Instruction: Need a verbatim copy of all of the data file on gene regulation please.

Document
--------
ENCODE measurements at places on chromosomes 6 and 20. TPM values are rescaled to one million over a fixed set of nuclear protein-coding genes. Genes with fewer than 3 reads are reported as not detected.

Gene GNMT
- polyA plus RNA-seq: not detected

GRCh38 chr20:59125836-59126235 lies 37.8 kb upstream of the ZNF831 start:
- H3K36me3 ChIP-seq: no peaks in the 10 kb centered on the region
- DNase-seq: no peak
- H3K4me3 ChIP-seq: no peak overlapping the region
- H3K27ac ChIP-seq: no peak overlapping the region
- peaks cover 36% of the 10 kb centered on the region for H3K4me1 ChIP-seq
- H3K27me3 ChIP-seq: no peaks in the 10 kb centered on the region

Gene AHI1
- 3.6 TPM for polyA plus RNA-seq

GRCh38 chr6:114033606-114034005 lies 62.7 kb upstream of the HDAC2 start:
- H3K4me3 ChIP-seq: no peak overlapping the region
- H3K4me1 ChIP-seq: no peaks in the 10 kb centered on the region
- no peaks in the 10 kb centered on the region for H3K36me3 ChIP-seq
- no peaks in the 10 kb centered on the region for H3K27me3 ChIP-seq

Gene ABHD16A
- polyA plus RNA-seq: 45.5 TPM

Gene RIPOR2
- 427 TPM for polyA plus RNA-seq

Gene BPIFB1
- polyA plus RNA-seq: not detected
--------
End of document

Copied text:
ENCODE measurements at places on chromosomes 6 and 20. TPM values are rescaled to one million over a fixed set of nuclear protein-coding genes. Genes with fewer than 3 reads are reported as not detected.

Gene GNMT
- polyA plus RNA-seq: not detected

GRCh38 chr20:59125836-59126235 lies 37.8 kb upstream of the ZNF831 start:
- H3K36me3 ChIP-seq: no peaks in the 10 kb centered on the region
- DNase-seq: no peak
- H3K4me3 ChIP-seq: no peak overlapping the region
- H3K27ac ChIP-seq: no peak overlapping the region
- peaks cover 36% of the 10 kb centered on the region for H3K4me1 ChIP-seq
- H3K27me3 ChIP-seq: no peaks in the 10 kb centered on the region

Gene AHI1
- 3.6 TPM for polyA plus RNA-seq

GRCh38 chr6:114033606-114034005 lies 62.7 kb upstream of the HDAC2 start:
- H3K4me3 ChIP-seq: no peak overlapping the region
- H3K4me1 ChIP-seq: no peaks in the 10 kb centered on the region
- no peaks in the 10 kb centered on the region for H3K36me3 ChIP-seq
- no peaks in the 10 kb centered on the region for H3K27me3 ChIP-seq

Gene ABHD16A
- polyA plus RNA-seq: 45.5 TPM

Gene RIPOR2
- 427 TPM for polyA plus RNA-seq

Gene BPIFB1
- polyA plus RNA-seq: not detected